If you’ve read this site for any length of time, you likely know how I feel about Ken Ham, the Australian ex-patriot (and accomplished charlatan) behind the evangelical anti-science group, Answers in Genesis, and Kentucky’s monument to stupidity, which he and his disciples refer to as the Creationism Museum. Well, I know that I’ve said before that I’d never willingly give Ham a dollar of my money so long as he’s actively engaged in intellectual child abuse (children are free at the museum in 2014, by they way, as part of Ham’s “Rescuing our Kids” campaign), but I’m tempted to drive down, buy a ticket and visit the his anti-intellectual evangelical Christian entertainment complex on February 4, when Ham will be debating evolution with Bill Nye. According to Ham, his 900 seat lecture hall sold out within two minutes of the event’s announcement a few days ago, but I have to think that I’d have a pretty good chance of sneaking past ushers who believe that the earth is only 6,000 years old, and our ancestors used to ride on the backs of friendly dinosaurs.
Personally, I’m not expecting the debate to be all that fruitful. I imagine that it’ll play out a lot like the debate I saw in the late ’80s between Larry Flynt and a televangelist on the subject of pornography. Both sides will say what you expect them to say. Both sides will get a few good, witty jabs in. Both sides will claim victory. And, in the end, no one in the audience will change their mind on the subject. Still, though, I think it would be something cool to experience, especially if Nye channels his anger and really comes out swinging. He’s not an evolutionary biologist, but, from what I’ve read, he knows a thing or two about the subject, and, like me, he seems to get genuinely pissed when people try to pass pseudo-science off as the real thing, especially to impressionable kids.
This whole thing was apparently set in motion a few years ago, when Nye took to the internet to express his view that “creationism is not appropriate for children.” Here’s the video.
“I say to the grownups, if you want to deny evolution, and live in your world that’s completely inconsistent with everything that we observe in the universe, that’s fine, but don’t make your kids do it, because we need them. We need scientifically literate voters and taxpayers for the future. We need engineers that can build stuff and solve problems.” -Bill Nye
Specifically, it would seem that Bill “The Science Guy” Nye, the Executive Director of The Planetary Society, an advocacy group promoting space exploration, is concerned about global warming, and our ability to meet the challenges which lay ahead of us as polar ice caps melt, ocean levels rise, and crops wither.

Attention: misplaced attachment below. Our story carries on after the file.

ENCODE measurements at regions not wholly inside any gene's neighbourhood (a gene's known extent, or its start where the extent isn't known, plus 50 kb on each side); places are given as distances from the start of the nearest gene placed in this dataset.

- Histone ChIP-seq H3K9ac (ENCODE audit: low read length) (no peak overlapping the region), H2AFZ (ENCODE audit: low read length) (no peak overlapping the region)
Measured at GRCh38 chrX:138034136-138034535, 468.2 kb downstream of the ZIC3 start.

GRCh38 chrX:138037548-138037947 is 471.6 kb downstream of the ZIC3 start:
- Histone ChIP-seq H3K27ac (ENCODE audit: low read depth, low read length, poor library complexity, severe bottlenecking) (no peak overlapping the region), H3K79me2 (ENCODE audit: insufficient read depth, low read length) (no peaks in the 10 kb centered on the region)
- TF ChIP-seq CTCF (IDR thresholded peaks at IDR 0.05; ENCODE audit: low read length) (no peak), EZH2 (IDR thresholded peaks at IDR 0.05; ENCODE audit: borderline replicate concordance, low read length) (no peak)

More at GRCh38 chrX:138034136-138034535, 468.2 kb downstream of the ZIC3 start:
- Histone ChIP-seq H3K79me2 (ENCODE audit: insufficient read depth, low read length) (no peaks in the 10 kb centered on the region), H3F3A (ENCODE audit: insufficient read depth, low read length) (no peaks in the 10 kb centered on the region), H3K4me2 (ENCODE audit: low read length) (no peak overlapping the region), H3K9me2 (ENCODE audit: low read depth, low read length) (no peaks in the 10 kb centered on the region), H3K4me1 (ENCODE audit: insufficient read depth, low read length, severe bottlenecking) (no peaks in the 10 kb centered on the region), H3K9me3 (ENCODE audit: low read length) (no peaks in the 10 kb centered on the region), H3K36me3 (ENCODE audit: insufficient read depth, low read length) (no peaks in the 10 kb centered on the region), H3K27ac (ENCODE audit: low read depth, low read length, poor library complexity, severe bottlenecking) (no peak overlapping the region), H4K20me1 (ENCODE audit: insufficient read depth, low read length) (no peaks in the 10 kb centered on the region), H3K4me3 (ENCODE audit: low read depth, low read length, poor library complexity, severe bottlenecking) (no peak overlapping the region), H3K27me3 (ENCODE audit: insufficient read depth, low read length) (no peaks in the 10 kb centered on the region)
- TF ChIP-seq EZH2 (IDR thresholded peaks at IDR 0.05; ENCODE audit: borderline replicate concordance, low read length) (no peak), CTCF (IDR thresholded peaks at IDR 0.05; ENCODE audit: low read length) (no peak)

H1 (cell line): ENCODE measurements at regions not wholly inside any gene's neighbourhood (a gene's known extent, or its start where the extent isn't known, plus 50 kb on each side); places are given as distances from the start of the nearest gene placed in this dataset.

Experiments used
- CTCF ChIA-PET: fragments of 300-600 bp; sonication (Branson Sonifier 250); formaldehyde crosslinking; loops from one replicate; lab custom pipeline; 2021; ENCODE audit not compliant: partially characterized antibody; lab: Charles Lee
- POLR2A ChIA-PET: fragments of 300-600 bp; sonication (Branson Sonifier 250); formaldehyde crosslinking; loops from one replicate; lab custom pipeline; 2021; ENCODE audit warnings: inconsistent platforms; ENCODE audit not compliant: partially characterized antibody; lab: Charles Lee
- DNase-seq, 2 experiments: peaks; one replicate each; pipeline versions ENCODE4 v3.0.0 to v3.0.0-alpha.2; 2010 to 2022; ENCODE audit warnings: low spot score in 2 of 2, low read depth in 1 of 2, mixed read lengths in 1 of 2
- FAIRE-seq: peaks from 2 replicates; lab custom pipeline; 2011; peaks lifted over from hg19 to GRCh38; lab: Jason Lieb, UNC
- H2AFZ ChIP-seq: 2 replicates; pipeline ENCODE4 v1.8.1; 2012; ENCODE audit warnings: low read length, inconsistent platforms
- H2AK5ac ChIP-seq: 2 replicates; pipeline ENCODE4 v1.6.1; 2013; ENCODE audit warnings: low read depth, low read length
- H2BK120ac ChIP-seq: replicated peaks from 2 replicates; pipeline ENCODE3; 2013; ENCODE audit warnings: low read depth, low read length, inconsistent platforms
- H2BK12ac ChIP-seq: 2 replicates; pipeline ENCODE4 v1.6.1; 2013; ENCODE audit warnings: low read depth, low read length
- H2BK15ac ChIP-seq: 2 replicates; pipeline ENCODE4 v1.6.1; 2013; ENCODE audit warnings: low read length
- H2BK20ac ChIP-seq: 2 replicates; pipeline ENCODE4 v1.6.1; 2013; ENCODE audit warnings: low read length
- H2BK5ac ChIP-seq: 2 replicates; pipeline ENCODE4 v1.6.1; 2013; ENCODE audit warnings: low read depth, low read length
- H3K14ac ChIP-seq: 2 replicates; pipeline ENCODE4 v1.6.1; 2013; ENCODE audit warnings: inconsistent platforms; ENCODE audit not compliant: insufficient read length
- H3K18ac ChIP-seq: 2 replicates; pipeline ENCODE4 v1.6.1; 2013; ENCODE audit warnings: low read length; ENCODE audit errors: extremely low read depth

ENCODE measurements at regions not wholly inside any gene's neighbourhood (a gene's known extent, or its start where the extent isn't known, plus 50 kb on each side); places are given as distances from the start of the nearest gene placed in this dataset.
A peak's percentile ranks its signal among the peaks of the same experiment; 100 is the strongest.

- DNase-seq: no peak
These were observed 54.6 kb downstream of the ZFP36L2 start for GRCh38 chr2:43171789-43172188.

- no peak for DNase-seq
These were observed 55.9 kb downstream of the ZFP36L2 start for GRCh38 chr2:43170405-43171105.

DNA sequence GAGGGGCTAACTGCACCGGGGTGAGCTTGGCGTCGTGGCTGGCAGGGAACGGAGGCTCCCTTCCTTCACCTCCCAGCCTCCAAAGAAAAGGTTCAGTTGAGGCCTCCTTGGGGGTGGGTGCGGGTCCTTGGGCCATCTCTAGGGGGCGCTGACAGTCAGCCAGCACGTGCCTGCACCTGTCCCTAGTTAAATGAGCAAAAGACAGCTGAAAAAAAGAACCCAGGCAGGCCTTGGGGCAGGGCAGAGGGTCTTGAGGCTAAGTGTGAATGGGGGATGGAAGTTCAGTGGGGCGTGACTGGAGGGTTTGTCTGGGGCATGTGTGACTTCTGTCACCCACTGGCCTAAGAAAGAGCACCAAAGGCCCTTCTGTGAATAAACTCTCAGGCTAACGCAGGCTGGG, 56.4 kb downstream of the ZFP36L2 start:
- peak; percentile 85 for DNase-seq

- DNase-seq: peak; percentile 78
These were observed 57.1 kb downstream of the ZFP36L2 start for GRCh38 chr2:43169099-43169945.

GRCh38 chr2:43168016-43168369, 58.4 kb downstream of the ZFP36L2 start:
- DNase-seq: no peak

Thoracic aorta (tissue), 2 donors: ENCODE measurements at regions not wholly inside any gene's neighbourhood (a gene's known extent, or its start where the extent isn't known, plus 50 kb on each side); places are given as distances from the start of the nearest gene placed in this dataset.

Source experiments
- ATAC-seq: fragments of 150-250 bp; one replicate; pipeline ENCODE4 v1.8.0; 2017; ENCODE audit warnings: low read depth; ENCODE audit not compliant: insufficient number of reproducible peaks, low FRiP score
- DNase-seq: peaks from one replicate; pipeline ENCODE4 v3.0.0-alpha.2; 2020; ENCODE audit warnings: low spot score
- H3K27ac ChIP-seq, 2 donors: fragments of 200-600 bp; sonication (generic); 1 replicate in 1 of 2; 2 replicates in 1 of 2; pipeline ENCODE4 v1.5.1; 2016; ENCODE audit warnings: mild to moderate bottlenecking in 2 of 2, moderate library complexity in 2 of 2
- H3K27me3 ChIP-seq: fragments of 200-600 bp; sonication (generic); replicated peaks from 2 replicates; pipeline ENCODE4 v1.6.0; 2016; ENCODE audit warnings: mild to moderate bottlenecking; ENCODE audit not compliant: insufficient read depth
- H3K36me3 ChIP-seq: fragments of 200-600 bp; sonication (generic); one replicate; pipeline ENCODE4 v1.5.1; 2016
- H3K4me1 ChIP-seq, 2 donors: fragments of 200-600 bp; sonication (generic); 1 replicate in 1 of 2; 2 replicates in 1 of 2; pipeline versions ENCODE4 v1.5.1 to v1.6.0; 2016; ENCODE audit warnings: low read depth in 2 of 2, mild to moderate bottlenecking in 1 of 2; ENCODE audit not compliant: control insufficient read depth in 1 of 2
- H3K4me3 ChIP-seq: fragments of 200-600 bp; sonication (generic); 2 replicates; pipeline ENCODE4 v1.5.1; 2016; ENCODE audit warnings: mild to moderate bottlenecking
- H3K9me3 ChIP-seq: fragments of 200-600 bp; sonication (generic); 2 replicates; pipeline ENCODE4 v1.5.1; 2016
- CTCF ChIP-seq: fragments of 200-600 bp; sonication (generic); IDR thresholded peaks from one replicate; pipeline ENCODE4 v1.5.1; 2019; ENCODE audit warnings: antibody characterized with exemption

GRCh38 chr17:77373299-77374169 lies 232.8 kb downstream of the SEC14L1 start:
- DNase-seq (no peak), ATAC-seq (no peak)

“If we raise a generation of students who don’t believe in the process of science, who think everything that we’ve come to know about nature and the universe can be dismissed by a few sentences translated into English from some ancient text,” Nye warned in a 2012 interview with the Associated Press, “(we’re) not going to continue to innovate.”
And he’s absolutely right. Those who want to keep fighting a battle that was already won about 90 years ago by Clarence Darrow, are doing nothing but holding our nation back and putting the future of the earth at risk. I would have thought that all of this nonsense would be behind us by now, but I guess it took a few hundred years for people to accept that the Earth orbits around the Sun, so it shouldn’t be any surprise that folks might take a while to accept the fact that human beings evolved. It’s only, after all, been about 185 years since Darwin’s voyage on the HMS Beagle. In the meantime, I guess we have no choice by to engage with the likes of Ham, and beg him to stop assaulting our children with his ludicrous notion that humans lived like the Flintstones a few thousand years ago.
Speaking of the Flintstones, I mentioned them in the title of this post as I didn’t know how else to frame the debate. I was looking for something with a nice ring to it, like “Rumble in the Jungle,” or “Thrilla in Manila,” but I just wasn’t having any luck. After considering both the “Evolution Resolution” and the “Creation Annihilation,” I settled on the “Flintstone Face-off,” as it made me the happiest.
It should be noted that a significant number of Christians believe in evolution… And, for what it’s worth, it should also be noted that Ken Ham hates them.
The following is from the Christian Post.
…Progressive Christians, or those who believe in evolution, are “more dangerous to Christianity than the atheists” are, says Creation Museum CEO and President Ken Ham. He made the argument in response to criticism that his insistence on Young Earth Creationism is driving believers away.
“Apparently they call this sort of thing ‘Progressive Christianity.’ I guess that means ‘evolving Christianity’ – whatever the secular world believes about where they came from, you accept that as infallible and then change their assumed fallible Word of God to fit! So sad,” Ham wrote on Facebook Friday, as he was responding to a critical post written about him in the “Unfundamentalist Christians” blog about his upcoming debate with “The Science Guy” Bill Nye in February…
And that, I think, is the best possible thing that could come of this debate. If nothing else, it might give the science-loving Christians of the world a little encouragement to stand up against this nonsense, and say with conviction that their faith is strong enough to coexist with reality. Evolution doesn’t mean there isn’t a god. It just means that the world is a lot more beautiful and intricate than we could have imagined.
[According to Ham, the event will be streamed live, and, after the fact, DVDs will be available for sale “to help offset significant costs in organizing and sponsoring the debate.”]